Happy Mardi Gras!

Today is the official day for Mardi Gras.  Boy, do I sure wish we were in New Orleans.  (I just want to experience it once).  We have a good friend who sent us an overnight package in celebration of the day.  I thought it was going to be a bunch of beads (until I noticed the sticker that read “cake inside”), Of course that REALLY grabbed my attention.  Upon opening we found a HUGE cake.  A King Cake.  The King Cake is a brioche-style cake traditionally made throughout the State of  Louisiana during the weeks prior to Mardi Gras. Usually oval in shape, the King  Cake is a bakery delicacy made from a rich Danish dough (which is a sweetened  yeast bread…a cross between a coffee cake and a French pastry) and covered  with a poured sugar topping decorated in the traditional Mardi Gras-colored  sugars of purple (symbolizing Justice), green (symbolizing Faith) and gold  (symbolizing Power). This colorful topping is representative of a jeweled crown  in honor of the Three Wise Men who  visited the Christ Child on Epiphany (a word derived from the Greek meaning “to  show”). Epiphany, also known as Twelfth Night (i.e., January 6) is when  the Carnival Season officially begins.

 The King Cake tradition is believed to have begun with French settlers around  1870, who were themselves continuing a custom which dated back to Twelfth  Century France, when a similar cake was used to celebrate the coming of the Magi  twelve days after Christmas bearing gifts for the Christ Child. This celebration  was also once known as King’s Day. As a symbol of this Holy Day, a tiny plastic  baby (symbolic of the baby Jesus) is placed inside each King Cake but in times  gone past, the hidden items were usually coins, beans, pecans or peas.

  Today, the cakes are baked in many shapes but originally, they were round to  portray the circular route take by the Magi in order to confuse King Herod,  whose army was attempting to follow the Wise Men so that the Christ Child could  be killed. The origin of the modern King Cake can be traced back to the Middle  Ages, when popular devotion during Christmas turned to the Three Wise Men. In  1871, the tradition of choosing the Queen of Mardi Gras was determined by who  drew the prize within the cake. Today, such a find is still deemed to be a sign  of good luck and it customary for the person who discovers the hidden plastic  baby to host the next King Cake Party.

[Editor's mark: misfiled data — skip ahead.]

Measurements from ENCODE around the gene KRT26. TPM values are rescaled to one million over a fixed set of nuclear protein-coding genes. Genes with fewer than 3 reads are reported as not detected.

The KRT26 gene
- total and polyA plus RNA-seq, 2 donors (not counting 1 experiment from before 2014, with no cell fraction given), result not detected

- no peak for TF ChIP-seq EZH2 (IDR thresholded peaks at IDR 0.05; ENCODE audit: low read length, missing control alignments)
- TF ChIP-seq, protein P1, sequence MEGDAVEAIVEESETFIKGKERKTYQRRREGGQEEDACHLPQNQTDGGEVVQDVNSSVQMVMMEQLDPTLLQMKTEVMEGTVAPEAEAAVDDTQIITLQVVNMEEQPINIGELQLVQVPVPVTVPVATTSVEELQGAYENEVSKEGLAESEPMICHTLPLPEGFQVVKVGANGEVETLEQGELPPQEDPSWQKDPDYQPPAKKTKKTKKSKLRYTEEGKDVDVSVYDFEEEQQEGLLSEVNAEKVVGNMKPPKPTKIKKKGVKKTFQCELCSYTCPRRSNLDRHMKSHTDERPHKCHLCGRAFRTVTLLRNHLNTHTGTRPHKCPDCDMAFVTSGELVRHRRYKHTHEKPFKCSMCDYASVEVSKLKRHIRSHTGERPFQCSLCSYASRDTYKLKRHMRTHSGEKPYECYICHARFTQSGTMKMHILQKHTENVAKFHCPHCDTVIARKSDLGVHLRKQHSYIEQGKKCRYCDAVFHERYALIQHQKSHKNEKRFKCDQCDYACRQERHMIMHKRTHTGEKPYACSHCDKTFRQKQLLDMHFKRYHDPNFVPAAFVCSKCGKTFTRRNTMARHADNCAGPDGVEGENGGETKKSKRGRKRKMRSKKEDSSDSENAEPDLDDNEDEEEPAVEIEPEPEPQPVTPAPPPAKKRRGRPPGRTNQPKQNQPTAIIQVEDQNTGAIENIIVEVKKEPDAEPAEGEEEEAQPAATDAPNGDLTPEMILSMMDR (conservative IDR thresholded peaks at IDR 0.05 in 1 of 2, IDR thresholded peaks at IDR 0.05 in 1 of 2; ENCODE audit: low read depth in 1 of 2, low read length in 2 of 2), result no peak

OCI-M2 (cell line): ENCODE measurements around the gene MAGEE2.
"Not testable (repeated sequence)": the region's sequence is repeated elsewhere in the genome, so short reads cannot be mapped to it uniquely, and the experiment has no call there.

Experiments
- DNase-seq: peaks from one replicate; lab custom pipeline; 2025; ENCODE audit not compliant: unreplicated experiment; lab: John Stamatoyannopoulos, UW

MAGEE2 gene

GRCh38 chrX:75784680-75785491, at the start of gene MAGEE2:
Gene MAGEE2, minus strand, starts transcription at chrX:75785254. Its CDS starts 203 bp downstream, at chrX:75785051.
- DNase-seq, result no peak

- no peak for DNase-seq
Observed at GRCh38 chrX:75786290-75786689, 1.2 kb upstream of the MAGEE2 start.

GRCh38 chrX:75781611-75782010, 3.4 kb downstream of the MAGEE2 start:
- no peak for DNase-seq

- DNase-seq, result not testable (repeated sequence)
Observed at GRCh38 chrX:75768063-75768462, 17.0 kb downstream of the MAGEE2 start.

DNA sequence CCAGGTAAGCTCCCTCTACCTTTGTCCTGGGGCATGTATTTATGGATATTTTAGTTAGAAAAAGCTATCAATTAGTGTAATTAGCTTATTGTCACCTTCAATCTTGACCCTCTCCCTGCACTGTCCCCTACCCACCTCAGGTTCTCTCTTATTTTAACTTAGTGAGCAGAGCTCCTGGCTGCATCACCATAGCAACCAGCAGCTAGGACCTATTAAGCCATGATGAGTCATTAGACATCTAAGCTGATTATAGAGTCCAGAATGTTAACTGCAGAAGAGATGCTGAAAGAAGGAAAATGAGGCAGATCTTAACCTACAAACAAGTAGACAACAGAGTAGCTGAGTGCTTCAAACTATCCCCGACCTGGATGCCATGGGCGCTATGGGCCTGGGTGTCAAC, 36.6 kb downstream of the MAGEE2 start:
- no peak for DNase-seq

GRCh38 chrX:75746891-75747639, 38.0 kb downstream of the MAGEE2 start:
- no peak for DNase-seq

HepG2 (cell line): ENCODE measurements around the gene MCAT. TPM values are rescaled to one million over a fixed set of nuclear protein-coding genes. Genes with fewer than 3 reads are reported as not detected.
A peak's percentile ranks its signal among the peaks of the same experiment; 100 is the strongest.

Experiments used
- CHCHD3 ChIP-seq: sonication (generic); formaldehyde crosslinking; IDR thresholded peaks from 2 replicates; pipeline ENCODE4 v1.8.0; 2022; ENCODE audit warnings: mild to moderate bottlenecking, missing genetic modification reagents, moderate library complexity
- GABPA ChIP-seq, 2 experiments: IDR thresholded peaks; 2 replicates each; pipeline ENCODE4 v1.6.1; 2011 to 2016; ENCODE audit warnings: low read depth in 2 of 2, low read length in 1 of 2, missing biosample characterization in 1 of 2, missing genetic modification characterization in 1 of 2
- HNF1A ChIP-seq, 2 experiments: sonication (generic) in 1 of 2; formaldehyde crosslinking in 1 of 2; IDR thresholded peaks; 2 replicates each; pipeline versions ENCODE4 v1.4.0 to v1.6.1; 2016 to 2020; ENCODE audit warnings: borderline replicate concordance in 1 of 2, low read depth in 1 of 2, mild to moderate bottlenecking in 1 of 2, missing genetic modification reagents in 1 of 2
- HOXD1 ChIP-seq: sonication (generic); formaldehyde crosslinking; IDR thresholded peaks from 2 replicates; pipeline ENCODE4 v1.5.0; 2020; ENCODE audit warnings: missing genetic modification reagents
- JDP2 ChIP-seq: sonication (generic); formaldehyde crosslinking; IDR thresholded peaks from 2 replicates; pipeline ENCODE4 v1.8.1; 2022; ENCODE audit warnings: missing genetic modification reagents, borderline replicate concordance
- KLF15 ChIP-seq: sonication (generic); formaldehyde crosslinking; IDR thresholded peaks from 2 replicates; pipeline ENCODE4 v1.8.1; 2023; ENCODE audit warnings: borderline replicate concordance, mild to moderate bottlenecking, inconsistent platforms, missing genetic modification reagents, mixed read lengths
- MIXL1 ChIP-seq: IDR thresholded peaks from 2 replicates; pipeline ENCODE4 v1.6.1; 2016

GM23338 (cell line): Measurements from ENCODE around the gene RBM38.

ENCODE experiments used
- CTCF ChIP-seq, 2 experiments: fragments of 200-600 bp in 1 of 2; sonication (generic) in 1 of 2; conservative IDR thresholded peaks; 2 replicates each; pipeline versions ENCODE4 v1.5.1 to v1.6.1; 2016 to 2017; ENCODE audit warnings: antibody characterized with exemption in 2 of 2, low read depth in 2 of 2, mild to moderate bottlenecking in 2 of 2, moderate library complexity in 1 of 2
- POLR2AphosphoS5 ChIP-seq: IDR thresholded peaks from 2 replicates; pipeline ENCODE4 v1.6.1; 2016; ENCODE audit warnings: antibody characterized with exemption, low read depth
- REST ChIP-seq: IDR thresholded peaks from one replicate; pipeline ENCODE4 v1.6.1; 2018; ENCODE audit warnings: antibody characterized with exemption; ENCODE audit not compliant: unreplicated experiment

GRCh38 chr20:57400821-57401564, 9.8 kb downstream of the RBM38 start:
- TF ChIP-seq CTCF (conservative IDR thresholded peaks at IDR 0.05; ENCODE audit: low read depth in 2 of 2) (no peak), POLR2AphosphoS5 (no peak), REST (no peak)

I guess that means I’m hosting a King Cake Party next year. (I found the baby)

Thanks to our good friend, for such a delicious introduction to Mardi Gras.

Vegan, Really?

We’ve been on a good health kick over in this part of the woods and we want to continue.  So, I’ve been searching for new recipes and making all sorts of things up around here.  I found vegan ice cream, and since this is one of my downfalls (real ice cream), I thought hmm, I’ll give it a try.
Also, I believe I have shared my love for Maca.  Maybe it’s this bona fide superfoods’ profound benefits (the mineral-rich maca root has adaptogenic qualities, which may support the regulation of stress and repair, balance hormones, boost sex drive, and enhance strength and energy… all without being a stimulant). Or, maybe it’s the fact that the potent, earthy, butterscotch-esque flavor is so yummy.

Maple-Maca Ice Cream with Chocolate Chips

You do not need an ice cream maker for this recipe, however, if you do not have access to a high-powered blender (like a Vitamix, Blendtec, or even a Magic Bullet), soak the cashews and water together for 30 minutes before blending for smoother results.

Makes about 1 pint (4 servings).


1 cup raw cashews

1 cup water

½ banana

¼ cup maple syrup

2 Tbsp raw Maca Powder (Herbal Spirit, in Santa Barbara)

pinch sea salt

1 tsp vanilla extract

1/3 cup chopped dark chocolate (I use Trader Joes)


Blend all ingredients – except the chopped dark chocolate – in a blender until completely smooth. Transfer to a bowl or Tupperware container and freeze for 30 minutes. Mix in dark chocolate chunks into the cold ice cream, then continue freezing, covered, until frozen through – about 6-8 hours. Let defrost for 5 minutes before serving to soften.